Tag Archives: hiking

There’s no place like home…

As much as I love to travel, there are times when it is good to be home. Right now is one of them. Having travelled across three Australian states over the last three days (at the time of writing) and with two packed trips coming up in the next month, it is nice to be home. Even if only for a couple of nights.

The immediate relaxation I felt when I walked through my door got me thinking, what are my favourite things to do in Sydney? There’s no doubt about it, I love to travel. But I really do appreciate this beautiful city I live in, so thought I might dedicate a couple of posts to the place I call home.

Sydney Sydney2

This is the view from my apartment, which may give you a small hint as to why it is so nice to be home.

One of my favourite things about Sydney is its proximity to the beach, especially with the number of coastal walks available. The Bondi to Bronte walk (or even further through to Coogee if you prefer) is one of the most popular.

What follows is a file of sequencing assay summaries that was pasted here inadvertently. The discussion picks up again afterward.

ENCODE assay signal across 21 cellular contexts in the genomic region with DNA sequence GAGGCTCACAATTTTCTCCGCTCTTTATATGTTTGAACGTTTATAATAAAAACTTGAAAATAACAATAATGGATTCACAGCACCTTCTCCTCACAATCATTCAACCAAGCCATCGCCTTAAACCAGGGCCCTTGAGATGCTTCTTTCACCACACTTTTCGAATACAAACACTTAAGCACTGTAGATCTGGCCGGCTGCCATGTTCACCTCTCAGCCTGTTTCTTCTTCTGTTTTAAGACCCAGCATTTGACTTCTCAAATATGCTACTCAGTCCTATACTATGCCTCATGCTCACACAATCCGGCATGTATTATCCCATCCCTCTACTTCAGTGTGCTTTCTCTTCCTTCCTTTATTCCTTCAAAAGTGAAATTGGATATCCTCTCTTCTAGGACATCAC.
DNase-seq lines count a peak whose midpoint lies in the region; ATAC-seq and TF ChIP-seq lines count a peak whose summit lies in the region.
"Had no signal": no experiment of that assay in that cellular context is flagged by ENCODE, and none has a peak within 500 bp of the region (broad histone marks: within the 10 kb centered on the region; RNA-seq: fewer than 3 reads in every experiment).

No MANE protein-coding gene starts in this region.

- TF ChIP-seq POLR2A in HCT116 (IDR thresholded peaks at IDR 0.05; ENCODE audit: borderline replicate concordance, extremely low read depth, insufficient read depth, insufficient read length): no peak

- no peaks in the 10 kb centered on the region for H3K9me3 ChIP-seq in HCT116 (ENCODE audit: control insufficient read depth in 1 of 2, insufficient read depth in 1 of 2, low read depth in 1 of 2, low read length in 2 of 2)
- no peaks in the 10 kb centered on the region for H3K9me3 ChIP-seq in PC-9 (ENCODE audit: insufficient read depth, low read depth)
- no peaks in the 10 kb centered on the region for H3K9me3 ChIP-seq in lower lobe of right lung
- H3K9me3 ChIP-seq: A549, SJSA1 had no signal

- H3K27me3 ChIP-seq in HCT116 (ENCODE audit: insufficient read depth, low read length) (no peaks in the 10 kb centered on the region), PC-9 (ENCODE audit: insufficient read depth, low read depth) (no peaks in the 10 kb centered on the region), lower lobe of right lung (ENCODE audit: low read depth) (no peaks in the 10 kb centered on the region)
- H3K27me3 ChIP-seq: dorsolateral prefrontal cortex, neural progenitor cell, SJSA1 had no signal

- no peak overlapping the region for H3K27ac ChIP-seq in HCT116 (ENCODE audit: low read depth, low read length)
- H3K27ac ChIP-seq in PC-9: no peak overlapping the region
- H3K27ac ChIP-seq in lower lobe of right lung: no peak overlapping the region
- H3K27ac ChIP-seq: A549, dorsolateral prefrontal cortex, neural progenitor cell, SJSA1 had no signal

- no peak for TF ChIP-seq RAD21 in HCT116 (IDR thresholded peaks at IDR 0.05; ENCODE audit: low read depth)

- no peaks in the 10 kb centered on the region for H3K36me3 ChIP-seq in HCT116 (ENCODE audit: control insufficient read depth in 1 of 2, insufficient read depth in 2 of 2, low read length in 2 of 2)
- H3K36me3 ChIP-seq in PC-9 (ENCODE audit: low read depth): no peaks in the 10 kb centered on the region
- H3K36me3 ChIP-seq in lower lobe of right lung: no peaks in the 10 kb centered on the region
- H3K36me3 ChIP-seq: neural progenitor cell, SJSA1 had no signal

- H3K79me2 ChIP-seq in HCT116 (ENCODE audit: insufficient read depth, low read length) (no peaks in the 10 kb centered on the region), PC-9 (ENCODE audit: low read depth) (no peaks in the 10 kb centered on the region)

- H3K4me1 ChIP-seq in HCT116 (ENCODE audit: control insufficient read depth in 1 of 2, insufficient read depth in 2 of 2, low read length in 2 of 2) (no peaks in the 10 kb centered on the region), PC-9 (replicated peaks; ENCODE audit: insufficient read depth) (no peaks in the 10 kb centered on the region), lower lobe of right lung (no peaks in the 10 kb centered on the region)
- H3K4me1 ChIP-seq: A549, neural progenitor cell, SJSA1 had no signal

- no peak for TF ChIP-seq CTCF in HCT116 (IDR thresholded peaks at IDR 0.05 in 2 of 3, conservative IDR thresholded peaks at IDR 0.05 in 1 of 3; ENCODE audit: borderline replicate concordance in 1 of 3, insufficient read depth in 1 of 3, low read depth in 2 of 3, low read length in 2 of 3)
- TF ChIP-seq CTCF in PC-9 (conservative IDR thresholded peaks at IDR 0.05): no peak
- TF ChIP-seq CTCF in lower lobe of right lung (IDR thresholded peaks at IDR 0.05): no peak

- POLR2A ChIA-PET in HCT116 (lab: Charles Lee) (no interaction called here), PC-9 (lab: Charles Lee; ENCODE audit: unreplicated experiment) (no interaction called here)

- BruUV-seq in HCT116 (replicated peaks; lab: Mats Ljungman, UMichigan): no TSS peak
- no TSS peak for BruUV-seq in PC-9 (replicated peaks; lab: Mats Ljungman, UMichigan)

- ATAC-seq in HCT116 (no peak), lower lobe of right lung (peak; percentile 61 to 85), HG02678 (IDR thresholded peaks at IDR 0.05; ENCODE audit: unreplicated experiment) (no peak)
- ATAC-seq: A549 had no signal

I don’t do the walk as often as I would like, but make a point to do it whenever I can. I’d highly recommend it to Sydney locals and visitors alike. Here’s why:

Bondi1

Bondi6 Bondi5

Bondi2That’s right, the view is pretty spectacular. The walk from Bondi to Bronte is 4 km one way, or 8 km return. On a hot day pack plenty of water and always wear sunscreen – you’ll need it. 

So next time you’re in Sydney, pack some exercise gear and make the trip out to the beach to enjoy the walk. More information about the walk, including how to get there, can be found here.

The Healthy Globetrotter

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Wine Glass Bay